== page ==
When under attack a smart nameserver will not be able to communicate with the nameserver anymore (due to the traffic levels) and not make any more queries to this server for the next few minutes. This makes the attack fail, as the DNS under attack is no longer listening for the responses. This means an attacker needs to throttle the attack to not overload the server and still perform the attack. This gives a 50% chance in roughly 6 weeks time. This kind of slow attack is probably already happening.

Unconfirmed reports from a Brazilian bank briefly got it’s IP address changed on Aptril 22nd this year – This was attributed to the Kaminsky DNS spoof attack.

Further issues: DNS’s that use source port randomization need to be wary of NAT boxes rewriting the source ports and re-enabling the attack vector.

Many solutions discussed

  • Use TCP – Issues of traffic levels (RFC says keep connection open 2 minutes)
  • Multiple queries and then take the majority answer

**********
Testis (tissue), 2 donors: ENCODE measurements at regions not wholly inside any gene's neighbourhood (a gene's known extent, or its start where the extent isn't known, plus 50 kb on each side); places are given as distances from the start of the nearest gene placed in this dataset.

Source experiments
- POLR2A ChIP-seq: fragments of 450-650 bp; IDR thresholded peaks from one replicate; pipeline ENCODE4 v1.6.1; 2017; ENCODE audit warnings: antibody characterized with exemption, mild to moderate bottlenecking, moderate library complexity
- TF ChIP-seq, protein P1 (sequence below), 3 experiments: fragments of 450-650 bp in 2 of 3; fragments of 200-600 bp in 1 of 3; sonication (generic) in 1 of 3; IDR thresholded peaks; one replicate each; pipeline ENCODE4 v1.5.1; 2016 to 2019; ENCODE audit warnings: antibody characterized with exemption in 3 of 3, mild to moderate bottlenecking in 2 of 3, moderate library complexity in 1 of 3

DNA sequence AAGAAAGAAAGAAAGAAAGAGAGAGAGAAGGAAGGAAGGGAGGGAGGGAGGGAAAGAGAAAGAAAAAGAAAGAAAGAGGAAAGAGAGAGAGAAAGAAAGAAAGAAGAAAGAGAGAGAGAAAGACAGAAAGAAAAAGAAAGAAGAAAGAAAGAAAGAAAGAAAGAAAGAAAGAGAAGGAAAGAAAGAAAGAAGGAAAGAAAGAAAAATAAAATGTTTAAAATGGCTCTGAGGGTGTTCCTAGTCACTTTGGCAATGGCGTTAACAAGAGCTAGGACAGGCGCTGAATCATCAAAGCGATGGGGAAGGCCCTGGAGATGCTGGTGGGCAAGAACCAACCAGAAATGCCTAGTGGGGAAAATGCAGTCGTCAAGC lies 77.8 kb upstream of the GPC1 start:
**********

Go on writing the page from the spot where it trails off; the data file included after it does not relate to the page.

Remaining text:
• EDNS-PING – Extra numbers for attackers to guess (only works on 5% of domains currently)

Long-term solutions

  • DNSSEC – Will solve everything, however if it breaks even one thing, people won’t accept it as a solution to an issue that normal users have never heard of. Debugging (took 3 days for a bug in the top level .org to be fixed

All your packets are belong to us

Information on the talk can be found on the HAR2009 Wiki. The talk was limited by the time slot. Some information on the MPLS Layer 2 VPN was rushed, so there is limited information. I’d suggest checking out the slides once they’re posted (not currently listed in the program)